On November 5, 2012, the Pennsylvania Superior Court reversed
and remanded back to the Bucks County Court of Common Pleas a case
of first impression addressing the reach of Pennsylvania's
implied warranty of habitability for residential home
At issue in Conway v. The Cutler Group, Inc.
(2012 PA Super 242) was the question of whether the implied
warranty of habitability extends beyond the initial user-purchaser
of a home to a second or subsequent purchaser. The appellate court
held that it does.
The Conways purchased a home from another owner and subsequently
experienced water infiltration into their bedroom years later. Upon
professional inspection, it was determined that the infiltration
was the result of various construction defects. The Conways
filed suit against the builder for breach of the home's implied
warranty of habitability.
The implied warranty of habitability, first recognized by the
Pennsylvania Supreme Court in 1972 (Elderkin v. Gaster,
288 A.2d 711 (Pa. 1972)), is meant to protect the consumer by
balancing the relationship between the experienced builder and the
average home purchaser. It warrants that the home is constructed in
a "reasonably workmanlike manner and that it is fit for the
purpose intended-habitation." Indeed, it removes certain
latent construction defects from the doctrine of caveat
emptor and shifts the risk of those defects to the builder.
(See Elderkin, 776-777).
In Conway, the builder argued that the implied warrant
only extends to the initial purchaser and not subsequent owners of
the home. Furthermore, he contended that the alleged defects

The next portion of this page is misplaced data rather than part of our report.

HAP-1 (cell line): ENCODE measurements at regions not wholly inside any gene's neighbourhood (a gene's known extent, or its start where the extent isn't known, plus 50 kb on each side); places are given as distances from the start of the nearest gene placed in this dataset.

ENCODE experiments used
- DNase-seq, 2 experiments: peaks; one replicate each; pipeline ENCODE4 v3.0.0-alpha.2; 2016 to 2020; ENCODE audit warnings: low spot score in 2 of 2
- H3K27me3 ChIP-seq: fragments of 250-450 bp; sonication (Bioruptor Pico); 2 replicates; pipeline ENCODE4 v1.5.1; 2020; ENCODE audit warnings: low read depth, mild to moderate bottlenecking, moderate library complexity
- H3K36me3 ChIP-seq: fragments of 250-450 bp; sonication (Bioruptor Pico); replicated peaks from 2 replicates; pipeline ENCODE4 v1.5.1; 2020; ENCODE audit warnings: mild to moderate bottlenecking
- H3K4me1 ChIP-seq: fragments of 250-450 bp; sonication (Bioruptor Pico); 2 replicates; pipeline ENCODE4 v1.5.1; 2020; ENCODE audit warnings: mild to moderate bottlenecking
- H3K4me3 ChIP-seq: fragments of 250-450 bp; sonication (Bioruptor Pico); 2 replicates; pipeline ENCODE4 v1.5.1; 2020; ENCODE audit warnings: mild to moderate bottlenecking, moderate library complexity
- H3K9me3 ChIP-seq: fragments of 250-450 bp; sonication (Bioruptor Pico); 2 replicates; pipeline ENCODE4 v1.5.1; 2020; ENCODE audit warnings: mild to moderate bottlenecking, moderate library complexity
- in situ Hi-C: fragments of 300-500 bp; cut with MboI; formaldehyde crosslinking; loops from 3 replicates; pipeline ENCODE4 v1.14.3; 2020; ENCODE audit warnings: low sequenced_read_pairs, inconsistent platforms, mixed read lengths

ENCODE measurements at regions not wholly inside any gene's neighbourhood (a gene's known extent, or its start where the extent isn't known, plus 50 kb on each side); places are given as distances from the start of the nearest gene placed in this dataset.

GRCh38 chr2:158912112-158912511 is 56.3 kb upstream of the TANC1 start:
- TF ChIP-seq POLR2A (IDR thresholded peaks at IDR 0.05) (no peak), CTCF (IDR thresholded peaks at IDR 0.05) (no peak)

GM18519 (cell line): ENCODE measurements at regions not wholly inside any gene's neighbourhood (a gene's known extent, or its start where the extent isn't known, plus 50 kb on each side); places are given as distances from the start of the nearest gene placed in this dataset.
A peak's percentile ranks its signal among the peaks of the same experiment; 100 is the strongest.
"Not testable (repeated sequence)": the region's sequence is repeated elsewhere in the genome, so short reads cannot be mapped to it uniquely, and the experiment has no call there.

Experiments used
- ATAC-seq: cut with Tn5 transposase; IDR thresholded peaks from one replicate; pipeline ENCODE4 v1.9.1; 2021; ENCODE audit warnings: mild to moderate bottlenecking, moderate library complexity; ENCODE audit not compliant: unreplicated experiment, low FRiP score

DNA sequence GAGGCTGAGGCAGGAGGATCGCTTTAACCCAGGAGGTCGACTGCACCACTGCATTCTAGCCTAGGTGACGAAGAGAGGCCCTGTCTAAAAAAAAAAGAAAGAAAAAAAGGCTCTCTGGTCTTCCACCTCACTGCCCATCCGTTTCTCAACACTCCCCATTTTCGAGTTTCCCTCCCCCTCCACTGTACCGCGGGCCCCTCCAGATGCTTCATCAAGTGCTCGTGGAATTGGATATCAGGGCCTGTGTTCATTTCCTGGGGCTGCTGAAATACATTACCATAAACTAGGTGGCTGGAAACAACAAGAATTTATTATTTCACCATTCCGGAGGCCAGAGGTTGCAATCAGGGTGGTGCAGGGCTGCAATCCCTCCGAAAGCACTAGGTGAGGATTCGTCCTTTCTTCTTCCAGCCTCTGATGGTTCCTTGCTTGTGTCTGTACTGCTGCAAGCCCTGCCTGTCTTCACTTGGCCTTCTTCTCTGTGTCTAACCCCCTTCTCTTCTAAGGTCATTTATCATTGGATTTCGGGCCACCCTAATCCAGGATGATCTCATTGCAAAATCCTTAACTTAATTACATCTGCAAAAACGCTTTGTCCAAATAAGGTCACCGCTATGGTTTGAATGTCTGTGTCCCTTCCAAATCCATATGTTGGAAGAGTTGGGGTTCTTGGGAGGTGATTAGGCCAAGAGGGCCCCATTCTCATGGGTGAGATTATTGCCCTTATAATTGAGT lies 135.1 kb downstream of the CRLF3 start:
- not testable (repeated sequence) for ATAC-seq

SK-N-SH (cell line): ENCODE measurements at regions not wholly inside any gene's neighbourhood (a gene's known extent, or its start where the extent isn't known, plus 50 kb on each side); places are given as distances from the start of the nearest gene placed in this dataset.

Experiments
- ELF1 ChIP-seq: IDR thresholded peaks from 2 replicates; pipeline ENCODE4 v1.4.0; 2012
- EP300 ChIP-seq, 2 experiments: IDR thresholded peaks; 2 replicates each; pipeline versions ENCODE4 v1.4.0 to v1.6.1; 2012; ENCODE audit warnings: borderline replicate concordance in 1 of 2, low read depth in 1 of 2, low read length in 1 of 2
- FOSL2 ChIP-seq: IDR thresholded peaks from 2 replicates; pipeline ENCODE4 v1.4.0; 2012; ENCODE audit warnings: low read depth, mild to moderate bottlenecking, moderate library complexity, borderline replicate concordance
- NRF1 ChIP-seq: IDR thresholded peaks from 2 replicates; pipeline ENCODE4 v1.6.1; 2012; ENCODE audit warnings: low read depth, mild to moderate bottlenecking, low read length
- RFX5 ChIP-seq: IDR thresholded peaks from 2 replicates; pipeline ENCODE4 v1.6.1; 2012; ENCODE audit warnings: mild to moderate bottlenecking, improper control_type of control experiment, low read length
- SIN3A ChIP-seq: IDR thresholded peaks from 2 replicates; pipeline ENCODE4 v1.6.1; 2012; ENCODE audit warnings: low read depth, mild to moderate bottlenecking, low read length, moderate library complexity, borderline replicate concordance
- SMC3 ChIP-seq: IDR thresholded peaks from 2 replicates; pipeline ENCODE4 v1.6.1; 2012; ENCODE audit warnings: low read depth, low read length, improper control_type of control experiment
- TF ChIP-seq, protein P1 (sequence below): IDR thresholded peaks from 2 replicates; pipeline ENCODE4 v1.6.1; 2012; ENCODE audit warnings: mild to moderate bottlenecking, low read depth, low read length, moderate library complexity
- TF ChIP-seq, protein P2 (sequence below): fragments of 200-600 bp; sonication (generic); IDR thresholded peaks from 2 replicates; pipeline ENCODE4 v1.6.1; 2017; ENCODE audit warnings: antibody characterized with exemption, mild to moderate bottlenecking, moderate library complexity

did not render the home unfit to live in.
The various Courts of Common Pleas across Pennsylvania have been
divided on the question of whether subsequent purchasers can pursue
claims against builders for breach of implied warranty of
habitability. However, Courts of Common Pleas decisions are not
binding on the Superior Court.
The Superior Court found that the implied warranty is not a
contractually dependent remedy, but rather it exists independently
even absent a contract between the builder and current homeowner,
who may not be the initial user-purchaser.
The court points out that it is not only the new home purchaser
who relies on the skill of the builder to construct a suitable
living unit. Second and subsequent purchasers also implicitly
trust that the home is habitable and free from latent construction
defects. Indeed, regardless of how many times the title changes
hands, the court found that the same assurance exists that the home
is free from hidden structural defects.
Furthermore, the court opined that it would be inequitable to
re-shift the risk of a potential latent defect from the builder
back onto the second or subsequent homeowners – particularly
when hidden defects may not manifest themselves until years
It is important to point out, however, that the Conway
decision does not advocate unlimited liability against the
homebuilder. The plaintiff still has the burden to show that
the alleged defect is latent, attributable to the builder's
design or construction and affects habitability. Moreover, all
homeowners must commence their claims within 12 years after the
completion of construction before the statute of repose
Careful review of loan documents, consultation with legal counsel, and aggressive negotiation of non-recourse carveouts are essential to understanding and avoiding the traps for the unwary inherent in these provisions.
On appeal, the Appellate Division affirmed, finding that the plaintiff failed to establish that his mother's use of the driveway was adverse or hostile and under a claim of right, rather than indulgent and permissive.
Even if done for what may appear to be a benign reason, professional apartment management cannot put overly restrictive rules in place which have the look of controlling the free movement of children around the community.